Mad Max as a character is a person who is never that motivated or active. He is a passive hero that finds things happening to him, and he is forced to deal with the consequences. In a lot of ways, the new Mad Max game feels the same way. Rather than a game about Mad Max, there seems to be an open world game that just happens around the character of Mad Max, and that usually works against your enjoyment.
The game starts with Max getting ambushed, having his car stolen, and subsequently left for dead. He awakens in the dirt and begins to stumble his way through the wasteland. Very quickly he stumbles across a deformed mechanic named Chumbucket who says he can build the ultimate car. Max says he needs a car so that he can cross the Plains of Silence, and so you team up with the hunchback.
That is pretty much 90-percent of the plot for this game. Max wants a fast and sturdy car, so the entire game sees you chasing down parts for your car, specifically a big V8 engine. In your journey to track down the collection of parts you are after, you will meet a cast of characters, each controlling a stronghold, that seem interesting and diverse. Or at least they would be interesting and diverse if the game ever spent time explaining who they are. Each one is extremely visually dynamic and each character looks like they have deeply thought out stories about who they are, and why they are in the position they are in, but instead each one just serves as a purveyor of fetch quests. It feels like there was such rich narrative that was simply ignored with these characters.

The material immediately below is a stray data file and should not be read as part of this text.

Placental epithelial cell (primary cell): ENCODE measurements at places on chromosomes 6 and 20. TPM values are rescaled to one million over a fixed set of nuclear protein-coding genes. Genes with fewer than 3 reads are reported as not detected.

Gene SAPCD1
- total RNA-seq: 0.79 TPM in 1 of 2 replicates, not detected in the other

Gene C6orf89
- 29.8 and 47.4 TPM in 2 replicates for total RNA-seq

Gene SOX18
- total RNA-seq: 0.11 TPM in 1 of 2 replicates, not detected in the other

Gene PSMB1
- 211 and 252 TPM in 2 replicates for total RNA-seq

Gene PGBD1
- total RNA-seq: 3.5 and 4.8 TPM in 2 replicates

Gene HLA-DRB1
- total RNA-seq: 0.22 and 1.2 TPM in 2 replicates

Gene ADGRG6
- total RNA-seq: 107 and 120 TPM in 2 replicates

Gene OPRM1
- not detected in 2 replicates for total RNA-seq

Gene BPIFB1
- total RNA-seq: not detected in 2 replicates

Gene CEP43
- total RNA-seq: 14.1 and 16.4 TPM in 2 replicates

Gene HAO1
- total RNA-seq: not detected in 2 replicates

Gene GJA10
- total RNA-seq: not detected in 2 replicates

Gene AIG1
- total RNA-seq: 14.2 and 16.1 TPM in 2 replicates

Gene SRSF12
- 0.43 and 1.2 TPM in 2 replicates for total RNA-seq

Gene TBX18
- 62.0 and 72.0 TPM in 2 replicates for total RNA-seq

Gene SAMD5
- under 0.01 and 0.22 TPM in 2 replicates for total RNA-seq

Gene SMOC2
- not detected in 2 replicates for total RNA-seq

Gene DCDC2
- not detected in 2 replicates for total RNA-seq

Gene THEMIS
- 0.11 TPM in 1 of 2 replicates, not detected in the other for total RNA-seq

What Mad Max lacks in narrative is makes up with customization and content. In a manner not unlike an RPG, Max and his car the Magnum Opus can be upgraded and enhanced dramatically throughout the course of the game. There is well over 100 different items and upgrades between Max and the Magnum Opus, so you can equip and upgrade your car and your character in a way that matches your play style. Then there is the sheer content amount. Mad Max was created by Avalanche Studios, the company responsible for what may be one of the most underrated open world titles ever created, Just Cause. As with any open world game, there are hundreds and hundreds of small activities and goals to complete. The most prominent feature of the Mad Max game world is scavenging locations where Max can find a small amount of loot or special items to upgrade the various strongholds around the map. There are scattered all around the map, and there are dozens and dozens of them. Some are very small areas that are quick to explore, while some are set up like mini-levels with enemies to fight and hidden areas to explore.